• 14. • Recently a Cochrane Database review was performed to address these deficiencies. The analysis included 208 patients from 4 randomized controlled trials and an additional 2168 patients from 17 nonrandomized controlled trials. - The analysis concluded that the evidence does not support the use of;Prophylactic antibiotics to reduce the risk of meningitis in patients with basilar skull fractures or basilar skull fractures with active CSF leak. •Hoff et al conducted a prospective randomized trial; no patients in either arm got meningitis.
  • 15. • The incidence of posttraumatic meningitis after head trauma ranges from 0.2 - 17.8% and increases significantly in the presence of skull base fracture, pneumocephalus or cerebrospinal fluid (CSF) leak . • 2 studies were performed to conclude role of antibiotics in traumatic CSF leak 1st on head injury patient with skull base fracture. 2nd on patient with skull base fracture and pneumocephalus. • Even in those patients with CSF rhinorrhea or intracranial hemorrhage, prophylactic ceftriaxone (2 grams daily) did not prove to be effective on prevention of meningitis. • In order to cover most of normal flora of air sinus they added azithromycin orally ( It has high csf penetration, mild GI discomfort ,patient tolerance and cost effectiveness) for 1 week along with the ceftriaxone • But despite these measure there was no significant improvement in prevention of Posttraumatic meningitis. Trialsjournal.com. A comparative study conducted in Iran.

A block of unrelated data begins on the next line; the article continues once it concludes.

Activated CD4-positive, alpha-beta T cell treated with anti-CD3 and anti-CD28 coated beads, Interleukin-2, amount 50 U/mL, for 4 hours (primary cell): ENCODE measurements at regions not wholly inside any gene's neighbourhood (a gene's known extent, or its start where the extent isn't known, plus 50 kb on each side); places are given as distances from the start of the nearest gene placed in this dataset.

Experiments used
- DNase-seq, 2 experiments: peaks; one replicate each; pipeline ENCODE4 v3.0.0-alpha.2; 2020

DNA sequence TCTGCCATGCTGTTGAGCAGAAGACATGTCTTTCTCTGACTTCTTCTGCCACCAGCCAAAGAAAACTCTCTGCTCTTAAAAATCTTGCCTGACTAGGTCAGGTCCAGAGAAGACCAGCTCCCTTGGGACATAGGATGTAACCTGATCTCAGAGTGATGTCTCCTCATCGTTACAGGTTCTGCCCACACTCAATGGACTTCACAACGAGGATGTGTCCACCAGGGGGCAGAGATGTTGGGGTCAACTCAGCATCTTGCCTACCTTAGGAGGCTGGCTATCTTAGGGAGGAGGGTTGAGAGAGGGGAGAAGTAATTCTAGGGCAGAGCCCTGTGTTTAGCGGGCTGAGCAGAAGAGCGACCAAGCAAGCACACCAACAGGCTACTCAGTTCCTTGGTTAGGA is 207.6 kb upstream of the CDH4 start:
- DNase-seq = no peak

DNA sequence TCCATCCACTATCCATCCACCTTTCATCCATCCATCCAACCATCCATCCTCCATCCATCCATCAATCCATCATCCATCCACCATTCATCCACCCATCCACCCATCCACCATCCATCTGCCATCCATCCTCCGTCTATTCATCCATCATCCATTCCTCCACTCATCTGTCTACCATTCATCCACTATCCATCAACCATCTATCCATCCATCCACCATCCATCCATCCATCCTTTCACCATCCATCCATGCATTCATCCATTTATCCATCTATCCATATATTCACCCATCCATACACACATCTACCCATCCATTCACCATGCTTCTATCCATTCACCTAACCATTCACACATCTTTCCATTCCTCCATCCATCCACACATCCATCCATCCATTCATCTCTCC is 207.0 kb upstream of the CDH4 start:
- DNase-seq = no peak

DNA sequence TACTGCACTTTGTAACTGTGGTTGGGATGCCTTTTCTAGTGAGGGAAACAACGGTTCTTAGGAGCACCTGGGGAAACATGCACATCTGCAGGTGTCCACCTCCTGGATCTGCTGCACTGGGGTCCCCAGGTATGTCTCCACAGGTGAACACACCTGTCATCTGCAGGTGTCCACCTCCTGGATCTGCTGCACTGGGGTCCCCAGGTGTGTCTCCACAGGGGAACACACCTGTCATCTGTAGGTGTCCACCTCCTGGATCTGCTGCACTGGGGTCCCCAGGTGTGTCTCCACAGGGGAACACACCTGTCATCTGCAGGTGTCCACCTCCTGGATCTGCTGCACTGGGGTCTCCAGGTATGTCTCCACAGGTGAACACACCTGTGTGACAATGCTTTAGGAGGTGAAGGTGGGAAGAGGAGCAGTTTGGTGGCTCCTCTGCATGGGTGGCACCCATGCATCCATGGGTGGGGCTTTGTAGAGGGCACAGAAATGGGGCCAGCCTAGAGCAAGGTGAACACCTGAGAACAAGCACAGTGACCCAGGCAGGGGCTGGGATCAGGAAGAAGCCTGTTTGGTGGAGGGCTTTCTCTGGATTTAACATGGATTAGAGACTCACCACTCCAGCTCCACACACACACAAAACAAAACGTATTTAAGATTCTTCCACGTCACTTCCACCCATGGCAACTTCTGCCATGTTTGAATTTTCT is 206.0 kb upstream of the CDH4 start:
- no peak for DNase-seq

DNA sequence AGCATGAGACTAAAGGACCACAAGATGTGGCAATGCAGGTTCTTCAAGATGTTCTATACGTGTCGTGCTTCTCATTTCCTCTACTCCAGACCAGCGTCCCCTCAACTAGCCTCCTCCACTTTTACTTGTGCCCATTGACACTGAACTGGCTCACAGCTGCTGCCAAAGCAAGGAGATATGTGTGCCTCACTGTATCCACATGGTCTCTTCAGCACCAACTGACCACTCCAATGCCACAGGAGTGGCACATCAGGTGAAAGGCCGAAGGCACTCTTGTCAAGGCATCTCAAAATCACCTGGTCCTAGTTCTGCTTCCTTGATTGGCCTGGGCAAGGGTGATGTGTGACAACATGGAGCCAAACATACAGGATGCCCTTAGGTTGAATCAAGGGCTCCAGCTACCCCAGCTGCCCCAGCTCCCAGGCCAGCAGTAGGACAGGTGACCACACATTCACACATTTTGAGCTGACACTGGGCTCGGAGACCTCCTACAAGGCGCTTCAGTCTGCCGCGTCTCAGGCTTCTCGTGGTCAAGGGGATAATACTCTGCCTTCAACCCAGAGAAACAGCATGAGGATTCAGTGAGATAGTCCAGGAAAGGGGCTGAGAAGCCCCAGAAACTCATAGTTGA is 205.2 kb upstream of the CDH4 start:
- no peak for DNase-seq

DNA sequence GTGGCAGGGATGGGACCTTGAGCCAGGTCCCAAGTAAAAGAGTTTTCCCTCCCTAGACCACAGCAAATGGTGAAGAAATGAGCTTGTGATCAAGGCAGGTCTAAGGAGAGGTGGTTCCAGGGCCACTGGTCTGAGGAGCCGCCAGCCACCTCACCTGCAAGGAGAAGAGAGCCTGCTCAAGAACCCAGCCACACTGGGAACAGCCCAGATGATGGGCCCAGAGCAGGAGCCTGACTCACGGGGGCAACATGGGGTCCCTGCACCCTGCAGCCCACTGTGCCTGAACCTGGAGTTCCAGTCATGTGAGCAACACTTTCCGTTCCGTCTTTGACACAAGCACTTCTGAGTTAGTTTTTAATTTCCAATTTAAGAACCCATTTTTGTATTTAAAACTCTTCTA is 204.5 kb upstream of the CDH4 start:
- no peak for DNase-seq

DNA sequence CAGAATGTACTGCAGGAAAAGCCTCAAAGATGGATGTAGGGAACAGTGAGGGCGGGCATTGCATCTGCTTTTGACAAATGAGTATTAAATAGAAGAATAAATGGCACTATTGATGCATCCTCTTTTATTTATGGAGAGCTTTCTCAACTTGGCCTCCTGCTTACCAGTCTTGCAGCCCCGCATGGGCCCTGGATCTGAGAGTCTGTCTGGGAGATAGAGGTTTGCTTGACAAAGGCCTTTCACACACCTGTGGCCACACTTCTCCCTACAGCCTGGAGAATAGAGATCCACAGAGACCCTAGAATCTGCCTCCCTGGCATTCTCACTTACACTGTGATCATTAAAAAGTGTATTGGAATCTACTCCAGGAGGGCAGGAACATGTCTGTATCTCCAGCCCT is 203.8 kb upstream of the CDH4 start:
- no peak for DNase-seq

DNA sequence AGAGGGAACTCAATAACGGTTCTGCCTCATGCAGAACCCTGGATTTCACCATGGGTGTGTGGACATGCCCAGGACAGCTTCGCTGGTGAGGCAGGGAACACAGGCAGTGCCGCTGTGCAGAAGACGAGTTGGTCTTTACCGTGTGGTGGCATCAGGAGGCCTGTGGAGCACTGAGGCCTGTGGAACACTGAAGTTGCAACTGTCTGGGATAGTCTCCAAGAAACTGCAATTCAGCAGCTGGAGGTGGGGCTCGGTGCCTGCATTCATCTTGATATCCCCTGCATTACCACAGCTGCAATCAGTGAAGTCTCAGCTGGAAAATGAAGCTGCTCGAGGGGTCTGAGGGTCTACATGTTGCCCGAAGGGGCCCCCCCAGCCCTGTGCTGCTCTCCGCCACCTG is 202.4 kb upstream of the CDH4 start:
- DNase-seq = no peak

• 16. • Proponents argue that meningitis is bad enough to warrant the use of prophylactic antibiotics despite data which don’t show their high efficacy. • Opponents feel that they are ineffective and lead to colonization by more serious flora, and bacterial resistance. E.g-In a ICU Setup rampant use of prophylactic antibiotic for traumatic meningitis led to death of 8 patient due to resistant klesbsiella spp. Are antibiotics Really Needed?
  • 17. Conclusion:- • Choice of use and not to use Antibiotics solely depends on individual case and on doctor managing the case of Cranial CSF leak:. • Some common indication may be: - Perioperative antibiotics. - Active rhinosinusitis. - Immunocompromised patient. - Compound fracture. “When in doubt , Do without”.
  • 18. References:- • ( G.Michael lemole Barrow neurological institute St joseph hospital). • http://www.otohns.net • Trialsjournal.com. • http://regionstraumapro.com
  • 19. • Thank You.